After 13 seasons in the NBA, former Chicago Bulls big man Joakim Noah is retiring from the NBA. And he plans to retire as a Bull. The news was first reported by The Athletic’s Shams Charania.
Noah spent the bulk of his 13-year career with the Chicago Bulls. The franchise selected him with the ninth overall pick in the 2007 NBA Draft.
Initially, Joakim Noah was considered to be an energy player. However, he soon proved to be a valuable addition to a Bulls roster seeking to return to relevancy.
After averaging less than seven points per contest during his first two years in the league, Noah became a double-digit scorer in each of the next five seasons (2010-2014).
During that impressive stretch, Noah racked up several accolades along the way. The list includes one All-NBA First Team selection (2013-14) and two All-Defensive First Team selections (2012-13 and 2013-14).
Under former Bulls coach Tom Thibodeau, Noah blossomed into one of the more talented big men in the league. This enabled him to earn a pair of All-Star selections in 2013 and 2014.
While Noah had several memorable seasons in Chicago, his best campaign took place in 2013-14. During that season, he compiled averages of 12.6 points, 11.3 rebounds, and 5..4 assists per contest. All of these numbers were career highs for the former Bulls star.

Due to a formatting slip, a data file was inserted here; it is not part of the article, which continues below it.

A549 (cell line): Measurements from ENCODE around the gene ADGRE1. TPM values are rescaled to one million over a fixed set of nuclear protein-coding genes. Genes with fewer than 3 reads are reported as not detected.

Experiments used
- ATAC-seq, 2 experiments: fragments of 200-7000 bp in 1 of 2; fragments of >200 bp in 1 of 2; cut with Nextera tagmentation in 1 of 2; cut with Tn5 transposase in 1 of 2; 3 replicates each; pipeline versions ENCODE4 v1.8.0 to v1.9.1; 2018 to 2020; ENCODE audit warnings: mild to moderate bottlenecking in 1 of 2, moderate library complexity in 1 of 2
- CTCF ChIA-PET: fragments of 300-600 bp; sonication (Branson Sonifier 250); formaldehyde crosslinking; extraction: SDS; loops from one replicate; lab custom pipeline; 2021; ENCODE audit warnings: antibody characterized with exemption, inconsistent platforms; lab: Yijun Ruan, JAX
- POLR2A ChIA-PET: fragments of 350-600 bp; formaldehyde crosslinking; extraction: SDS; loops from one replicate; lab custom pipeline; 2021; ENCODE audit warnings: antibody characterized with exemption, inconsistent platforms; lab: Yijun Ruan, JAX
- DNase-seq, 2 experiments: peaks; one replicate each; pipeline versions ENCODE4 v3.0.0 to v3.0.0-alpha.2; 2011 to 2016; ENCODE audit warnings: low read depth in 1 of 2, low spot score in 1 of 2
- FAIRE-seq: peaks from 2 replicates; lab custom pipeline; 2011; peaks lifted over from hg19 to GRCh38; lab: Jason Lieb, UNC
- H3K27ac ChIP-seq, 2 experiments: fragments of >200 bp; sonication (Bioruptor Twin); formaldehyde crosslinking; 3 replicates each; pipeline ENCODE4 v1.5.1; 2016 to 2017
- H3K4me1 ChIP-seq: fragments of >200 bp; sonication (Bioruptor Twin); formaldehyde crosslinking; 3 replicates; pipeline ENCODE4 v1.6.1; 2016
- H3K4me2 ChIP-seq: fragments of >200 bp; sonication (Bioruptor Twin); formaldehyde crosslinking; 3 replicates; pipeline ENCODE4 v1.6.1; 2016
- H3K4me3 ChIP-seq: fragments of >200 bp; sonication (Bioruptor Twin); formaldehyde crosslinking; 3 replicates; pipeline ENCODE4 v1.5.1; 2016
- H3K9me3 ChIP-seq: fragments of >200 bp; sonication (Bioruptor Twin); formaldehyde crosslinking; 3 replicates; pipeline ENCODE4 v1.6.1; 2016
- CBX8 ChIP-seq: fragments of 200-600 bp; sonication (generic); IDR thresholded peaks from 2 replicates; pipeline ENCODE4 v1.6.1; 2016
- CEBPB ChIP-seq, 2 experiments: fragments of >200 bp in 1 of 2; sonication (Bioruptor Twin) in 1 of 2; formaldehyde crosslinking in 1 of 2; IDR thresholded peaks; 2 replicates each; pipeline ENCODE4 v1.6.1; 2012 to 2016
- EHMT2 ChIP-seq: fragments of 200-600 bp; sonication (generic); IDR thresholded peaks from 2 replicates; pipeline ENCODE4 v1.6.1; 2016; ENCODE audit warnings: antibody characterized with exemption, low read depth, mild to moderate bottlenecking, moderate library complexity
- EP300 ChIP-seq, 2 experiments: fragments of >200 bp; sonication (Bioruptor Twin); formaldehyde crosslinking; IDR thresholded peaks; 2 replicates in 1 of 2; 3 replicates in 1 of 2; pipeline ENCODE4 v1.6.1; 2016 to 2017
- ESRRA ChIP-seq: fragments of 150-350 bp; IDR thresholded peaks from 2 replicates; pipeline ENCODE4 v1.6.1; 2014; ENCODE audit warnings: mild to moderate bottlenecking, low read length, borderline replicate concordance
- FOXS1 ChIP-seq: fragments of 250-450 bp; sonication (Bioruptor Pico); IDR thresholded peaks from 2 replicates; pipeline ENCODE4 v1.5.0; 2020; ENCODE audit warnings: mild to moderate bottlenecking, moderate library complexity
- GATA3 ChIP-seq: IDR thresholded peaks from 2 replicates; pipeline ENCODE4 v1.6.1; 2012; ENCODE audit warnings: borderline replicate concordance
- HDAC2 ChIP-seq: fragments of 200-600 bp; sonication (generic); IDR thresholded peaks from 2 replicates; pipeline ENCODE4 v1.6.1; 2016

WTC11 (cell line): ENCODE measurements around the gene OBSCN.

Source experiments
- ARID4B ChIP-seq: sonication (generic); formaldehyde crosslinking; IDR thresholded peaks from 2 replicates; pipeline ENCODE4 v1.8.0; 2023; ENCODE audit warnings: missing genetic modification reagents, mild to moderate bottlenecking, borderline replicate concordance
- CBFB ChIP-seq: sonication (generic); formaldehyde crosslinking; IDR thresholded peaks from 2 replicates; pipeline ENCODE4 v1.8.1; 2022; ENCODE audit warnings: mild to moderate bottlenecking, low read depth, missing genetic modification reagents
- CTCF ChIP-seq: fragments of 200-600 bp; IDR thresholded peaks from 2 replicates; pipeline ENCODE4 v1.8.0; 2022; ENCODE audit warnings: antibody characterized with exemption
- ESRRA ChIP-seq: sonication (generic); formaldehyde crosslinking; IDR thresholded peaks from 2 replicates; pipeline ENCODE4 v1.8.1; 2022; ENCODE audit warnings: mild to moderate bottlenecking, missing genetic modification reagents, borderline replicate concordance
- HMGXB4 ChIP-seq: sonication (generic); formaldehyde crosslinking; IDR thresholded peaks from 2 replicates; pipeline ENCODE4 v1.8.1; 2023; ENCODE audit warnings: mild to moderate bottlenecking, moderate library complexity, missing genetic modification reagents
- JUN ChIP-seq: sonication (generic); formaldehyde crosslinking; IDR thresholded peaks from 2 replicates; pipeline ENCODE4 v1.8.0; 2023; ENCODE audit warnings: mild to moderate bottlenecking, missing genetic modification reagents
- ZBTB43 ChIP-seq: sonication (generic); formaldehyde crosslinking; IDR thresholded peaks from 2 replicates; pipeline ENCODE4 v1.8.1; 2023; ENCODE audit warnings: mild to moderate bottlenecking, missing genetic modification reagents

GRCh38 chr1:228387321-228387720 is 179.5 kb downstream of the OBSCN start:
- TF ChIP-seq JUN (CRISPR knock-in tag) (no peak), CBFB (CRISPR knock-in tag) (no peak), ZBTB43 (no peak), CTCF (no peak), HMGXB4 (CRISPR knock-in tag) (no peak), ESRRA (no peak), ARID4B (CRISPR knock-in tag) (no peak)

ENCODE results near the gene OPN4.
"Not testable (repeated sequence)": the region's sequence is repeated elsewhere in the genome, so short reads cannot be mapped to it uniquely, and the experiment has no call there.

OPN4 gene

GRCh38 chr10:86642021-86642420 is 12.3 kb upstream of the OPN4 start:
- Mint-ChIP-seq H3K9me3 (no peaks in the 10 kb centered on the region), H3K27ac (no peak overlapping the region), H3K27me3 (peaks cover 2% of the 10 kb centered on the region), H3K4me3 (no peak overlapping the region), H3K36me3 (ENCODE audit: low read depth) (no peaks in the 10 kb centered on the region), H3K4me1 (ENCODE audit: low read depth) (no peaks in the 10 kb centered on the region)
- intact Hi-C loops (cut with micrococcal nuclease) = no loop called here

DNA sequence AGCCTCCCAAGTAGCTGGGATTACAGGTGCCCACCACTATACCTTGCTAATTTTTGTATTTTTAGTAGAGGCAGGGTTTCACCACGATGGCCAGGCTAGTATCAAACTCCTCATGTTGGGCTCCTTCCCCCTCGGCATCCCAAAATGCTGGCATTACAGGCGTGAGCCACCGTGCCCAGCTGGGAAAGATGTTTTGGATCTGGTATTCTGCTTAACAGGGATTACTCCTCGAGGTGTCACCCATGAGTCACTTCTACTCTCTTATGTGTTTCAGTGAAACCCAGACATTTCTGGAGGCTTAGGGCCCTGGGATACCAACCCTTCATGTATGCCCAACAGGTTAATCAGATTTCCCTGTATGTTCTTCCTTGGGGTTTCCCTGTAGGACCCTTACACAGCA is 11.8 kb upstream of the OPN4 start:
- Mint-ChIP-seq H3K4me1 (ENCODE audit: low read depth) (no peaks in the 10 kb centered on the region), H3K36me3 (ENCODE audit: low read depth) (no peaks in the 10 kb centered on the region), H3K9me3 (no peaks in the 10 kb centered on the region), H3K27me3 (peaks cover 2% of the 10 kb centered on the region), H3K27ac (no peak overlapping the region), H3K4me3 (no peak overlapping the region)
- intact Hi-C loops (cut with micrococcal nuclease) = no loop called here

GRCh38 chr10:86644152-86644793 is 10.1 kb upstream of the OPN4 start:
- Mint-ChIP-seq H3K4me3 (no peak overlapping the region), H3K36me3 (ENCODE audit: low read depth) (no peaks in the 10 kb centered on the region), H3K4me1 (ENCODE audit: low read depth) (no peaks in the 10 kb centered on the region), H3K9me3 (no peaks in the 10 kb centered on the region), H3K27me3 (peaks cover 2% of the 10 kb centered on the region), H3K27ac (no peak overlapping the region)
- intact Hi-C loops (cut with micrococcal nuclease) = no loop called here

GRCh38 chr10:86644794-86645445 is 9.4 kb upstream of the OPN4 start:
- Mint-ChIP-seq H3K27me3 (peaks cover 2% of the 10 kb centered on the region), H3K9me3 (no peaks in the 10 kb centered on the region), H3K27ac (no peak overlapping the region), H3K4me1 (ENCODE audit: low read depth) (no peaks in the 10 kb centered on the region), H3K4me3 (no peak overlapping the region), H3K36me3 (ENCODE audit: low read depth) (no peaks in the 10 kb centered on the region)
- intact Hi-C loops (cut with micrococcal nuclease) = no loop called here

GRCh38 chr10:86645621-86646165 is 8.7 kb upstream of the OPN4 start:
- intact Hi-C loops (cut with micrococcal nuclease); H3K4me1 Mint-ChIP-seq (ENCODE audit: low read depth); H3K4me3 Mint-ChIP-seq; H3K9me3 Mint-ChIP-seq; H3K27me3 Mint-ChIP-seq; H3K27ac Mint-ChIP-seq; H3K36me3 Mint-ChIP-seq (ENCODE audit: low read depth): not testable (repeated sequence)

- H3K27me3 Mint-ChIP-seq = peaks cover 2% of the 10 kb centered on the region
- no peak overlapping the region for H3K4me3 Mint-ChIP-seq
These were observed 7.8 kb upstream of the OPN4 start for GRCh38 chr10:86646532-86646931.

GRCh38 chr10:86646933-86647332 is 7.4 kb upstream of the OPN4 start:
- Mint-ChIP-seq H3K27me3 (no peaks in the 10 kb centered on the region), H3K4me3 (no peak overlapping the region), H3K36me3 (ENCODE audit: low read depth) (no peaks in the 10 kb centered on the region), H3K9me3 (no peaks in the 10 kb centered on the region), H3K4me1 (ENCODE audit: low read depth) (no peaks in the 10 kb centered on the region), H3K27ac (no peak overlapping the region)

In addition to that, Noah won the Defensive Player of the year award and he also finished fourth in the Most Valuable Player voting as well.
After nearly a decade in a Bulls uniform, Noah went on to play for the New York Knicks, Memphis Grizzlies, and the LA Clippers. But after appearing in just five games for the Clippers last season, it was evident that his best days were behind him.
During his career, Noah amassed averages of 8.8 points, nine rebounds and 2.8 assists per contest on 49 percent shooting from the field. Sure, Noah’s last few years in the league were somewhat forgettable.
At the same time, Noah was a key cog of Chicago’s most successful run since the team’s dynasty era that took place back in the 1990s. Although the Bulls produced just one conference finals appearance during that stretch, he gave the home fans plenty to cheer about.
Furthermore, the Bulls were a top-five defensive teams three times during a five-year stretch (2011-2015). They don’t accomplish this feat without Joakim Noah holding his own at both ends of the floor.
Will the Bulls hang Noah’s jersey in the rafters? Probably not. But he certainly deserves credit for becoming the heart and soul of a franchise that was in need of an identity.